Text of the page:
Business Model Canvas, MVP, Pivot, XLM, continuous deployment. Many terms have been coined by the Lean Startup movement. Most of these practices radically change the way businesses do their job - making them more agile as a result. The idea is to make sure we are building the right thing. But what do I care as as a developer? I've noticed that on a daily basis, many "building the right thing" decisions are made when the team members play the implementation of the design by ear. Many interesting discoveries are often stumbled upon during this process. All of these small decisions have a huge impact on our capability to build and launch new products.
In this talk I will explain why it is important for all the developers to have the "right" mindset. After all they are key people in making sure the ship is sailing in the correct direction at all times. All the small actions taken during the course are counted. I will share real cases, propose solutions and present pitfalls to avoid.
DevOps - the trendy word what is so hard to explain. At this presentation we throw away all the misunderstandings of DevOps and try to understand what it actually is. We jump out of commonly known DevOps tools and practices and look at the bigger picture. Talk goes trough what the DevOps -culture is and what it means for company. How it can improve the whole company work more efficiently and achieve more. And most importantly - how all, not just developers and operation, got to change
The buyer lacks software expertise, and the supplier lacks domain expertise — what to do? The traditional solution is to define clear responsibilities and handovers... but we know how well *that* works. The other solution is to pull the customer closer to the supplier... better but not perfect. How about the third option: joining forces, involving the full value chain, and applying joint incentives? In other words: real collaboration on like terms. What does this mean for the customer? What does it mean for you? Come and find out!
In several years of working with agile teams and organisations I learned various approaches to coaching that might seem counterintuitive at ﬁrst: how to speed up the change process by slowing down the coaching pace, how leadership should be approached systemically rather than individually, how coaching teams can be done with one-to-one interventions and many more. In this interactive presentation I will share these ﬁndings and discuss them with the audience.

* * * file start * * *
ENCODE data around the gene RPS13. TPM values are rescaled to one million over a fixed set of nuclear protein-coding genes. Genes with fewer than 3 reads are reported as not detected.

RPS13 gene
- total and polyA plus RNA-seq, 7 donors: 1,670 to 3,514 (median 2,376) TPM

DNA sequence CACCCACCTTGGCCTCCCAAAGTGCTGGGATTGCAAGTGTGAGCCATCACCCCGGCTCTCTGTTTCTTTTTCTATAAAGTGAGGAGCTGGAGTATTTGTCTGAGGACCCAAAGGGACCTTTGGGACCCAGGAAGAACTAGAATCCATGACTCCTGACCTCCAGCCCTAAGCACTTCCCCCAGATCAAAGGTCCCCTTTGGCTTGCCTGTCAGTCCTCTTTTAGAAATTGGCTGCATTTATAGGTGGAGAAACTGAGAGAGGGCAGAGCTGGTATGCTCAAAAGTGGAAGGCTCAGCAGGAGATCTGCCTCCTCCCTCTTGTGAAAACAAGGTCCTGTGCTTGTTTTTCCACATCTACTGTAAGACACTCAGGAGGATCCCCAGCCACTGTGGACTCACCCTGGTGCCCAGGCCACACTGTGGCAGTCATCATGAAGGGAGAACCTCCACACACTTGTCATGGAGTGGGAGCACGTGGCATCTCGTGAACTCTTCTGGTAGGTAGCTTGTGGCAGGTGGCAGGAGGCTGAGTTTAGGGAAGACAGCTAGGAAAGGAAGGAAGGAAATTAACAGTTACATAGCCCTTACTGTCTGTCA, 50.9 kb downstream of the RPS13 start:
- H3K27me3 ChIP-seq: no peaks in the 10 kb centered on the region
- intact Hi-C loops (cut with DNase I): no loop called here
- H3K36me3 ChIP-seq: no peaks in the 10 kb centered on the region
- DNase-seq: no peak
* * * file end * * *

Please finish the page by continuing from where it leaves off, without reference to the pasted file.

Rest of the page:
Some say, only small co-located teams with little integrations and ability to control their environment can truly become agile. Many of the success stories available are about these teams and them growing bigger over time. This presentation is all about turning a large organization with complex structure into more agile. You will not hear how to reach 200 % improvement in productivity or a listing of “best practices”. However you will hear how a company coming from traditional waterfall(ish) environment can change and improve daily work. It is all about over 650 ICT experts, some with more than 25 years of experience, are changing behavior and learning new tricks. It is all about those ICT experts working even closer than before with our business experts to implement the right changes at the right time.
Welcome to Vincity
Somewhere deep in the concrete jungle of Hervanta is Vincity. It's a home for passionate and agile Vincitizens, and headquarters of software company Vincit Oy. Vincity has unorthodox laws, and strange things happen often.
You are invited to an exclusive virtual tour. Come and see why Vincit has been so prosperous - hot presentation guaranteed!
AgiES is a two-year TEKES-funded research project of University of Turku, Finnish Institute of Occupational Health and several industry partners. Our objective is to investigate the use of agile methods in embedded systems development in terms of efficiency and well-being at work. The key challenge is to let software developers, hardware designers, mechanical engineers and other practitioners work seamlessly together. Now and then we hear a rumor, that there is nothing new in applying agile in embedded development and therefore the mission is already accomplished.
We deny the claim, present the evidence and encourage the audience to proof us wrong!